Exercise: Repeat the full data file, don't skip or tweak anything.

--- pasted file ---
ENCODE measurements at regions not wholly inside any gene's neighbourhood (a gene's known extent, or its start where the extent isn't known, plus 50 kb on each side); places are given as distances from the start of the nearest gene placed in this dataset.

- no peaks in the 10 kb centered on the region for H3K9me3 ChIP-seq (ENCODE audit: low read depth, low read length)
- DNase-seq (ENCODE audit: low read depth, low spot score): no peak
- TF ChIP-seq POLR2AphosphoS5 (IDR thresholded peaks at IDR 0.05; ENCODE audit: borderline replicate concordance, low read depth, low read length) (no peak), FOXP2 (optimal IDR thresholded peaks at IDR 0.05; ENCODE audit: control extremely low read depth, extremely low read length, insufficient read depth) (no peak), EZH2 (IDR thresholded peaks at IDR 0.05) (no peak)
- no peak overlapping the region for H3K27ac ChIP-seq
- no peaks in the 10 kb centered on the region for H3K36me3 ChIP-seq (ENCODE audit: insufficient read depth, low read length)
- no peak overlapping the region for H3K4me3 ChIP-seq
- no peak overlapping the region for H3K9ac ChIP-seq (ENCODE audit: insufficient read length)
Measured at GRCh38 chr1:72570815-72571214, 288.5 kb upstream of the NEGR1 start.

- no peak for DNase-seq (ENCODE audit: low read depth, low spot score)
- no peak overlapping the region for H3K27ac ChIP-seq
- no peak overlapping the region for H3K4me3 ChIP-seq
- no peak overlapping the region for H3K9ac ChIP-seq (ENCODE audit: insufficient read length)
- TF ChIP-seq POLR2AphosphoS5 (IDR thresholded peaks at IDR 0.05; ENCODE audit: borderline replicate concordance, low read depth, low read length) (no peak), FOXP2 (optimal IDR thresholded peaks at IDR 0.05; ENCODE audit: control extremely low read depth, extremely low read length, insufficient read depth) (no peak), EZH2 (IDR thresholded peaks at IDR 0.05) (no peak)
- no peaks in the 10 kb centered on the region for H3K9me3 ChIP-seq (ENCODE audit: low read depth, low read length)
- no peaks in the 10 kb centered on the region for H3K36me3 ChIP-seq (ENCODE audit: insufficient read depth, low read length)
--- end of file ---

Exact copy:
ENCODE measurements at regions not wholly inside any gene's neighbourhood (a gene's known extent, or its start where the extent isn't known, plus 50 kb on each side); places are given as distances from the start of the nearest gene placed in this dataset.

- no peaks in the 10 kb centered on the region for H3K9me3 ChIP-seq (ENCODE audit: low read depth, low read length)
- DNase-seq (ENCODE audit: low read depth, low spot score): no peak
- TF ChIP-seq POLR2AphosphoS5 (IDR thresholded peaks at IDR 0.05; ENCODE audit: borderline replicate concordance, low read depth, low read length) (no peak), FOXP2 (optimal IDR thresholded peaks at IDR 0.05; ENCODE audit: control extremely low read depth, extremely low read length, insufficient read depth) (no peak), EZH2 (IDR thresholded peaks at IDR 0.05) (no peak)
- no peak overlapping the region for H3K27ac ChIP-seq
- no peaks in the 10 kb centered on the region for H3K36me3 ChIP-seq (ENCODE audit: insufficient read depth, low read length)
- no peak overlapping the region for H3K4me3 ChIP-seq
- no peak overlapping the region for H3K9ac ChIP-seq (ENCODE audit: insufficient read length)
Measured at GRCh38 chr1:72570815-72571214, 288.5 kb upstream of the NEGR1 start.

- no peak for DNase-seq (ENCODE audit: low read depth, low spot score)
- no peak overlapping the region for H3K27ac ChIP-seq
- no peak overlapping the region for H3K4me3 ChIP-seq
- no peak overlapping the region for H3K9ac ChIP-seq (ENCODE audit: insufficient read length)
- TF ChIP-seq POLR2AphosphoS5 (IDR thresholded peaks at IDR 0.05; ENCODE audit: borderline replicate concordance, low read depth, low read length) (no peak), FOXP2 (optimal IDR thresholded peaks at IDR 0.05; ENCODE audit: control extremely low read depth, extremely low read length, insufficient read depth) (no peak), EZH2 (IDR thresholded peaks at IDR 0.05) (no peak)
- no peaks in the 10 kb centered on the region for H3K9me3 ChIP-seq (ENCODE audit: low read depth, low read length)
- no peaks in the 10 kb centered on the region for H3K36me3 ChIP-seq (ENCODE audit: insufficient read depth, low read length)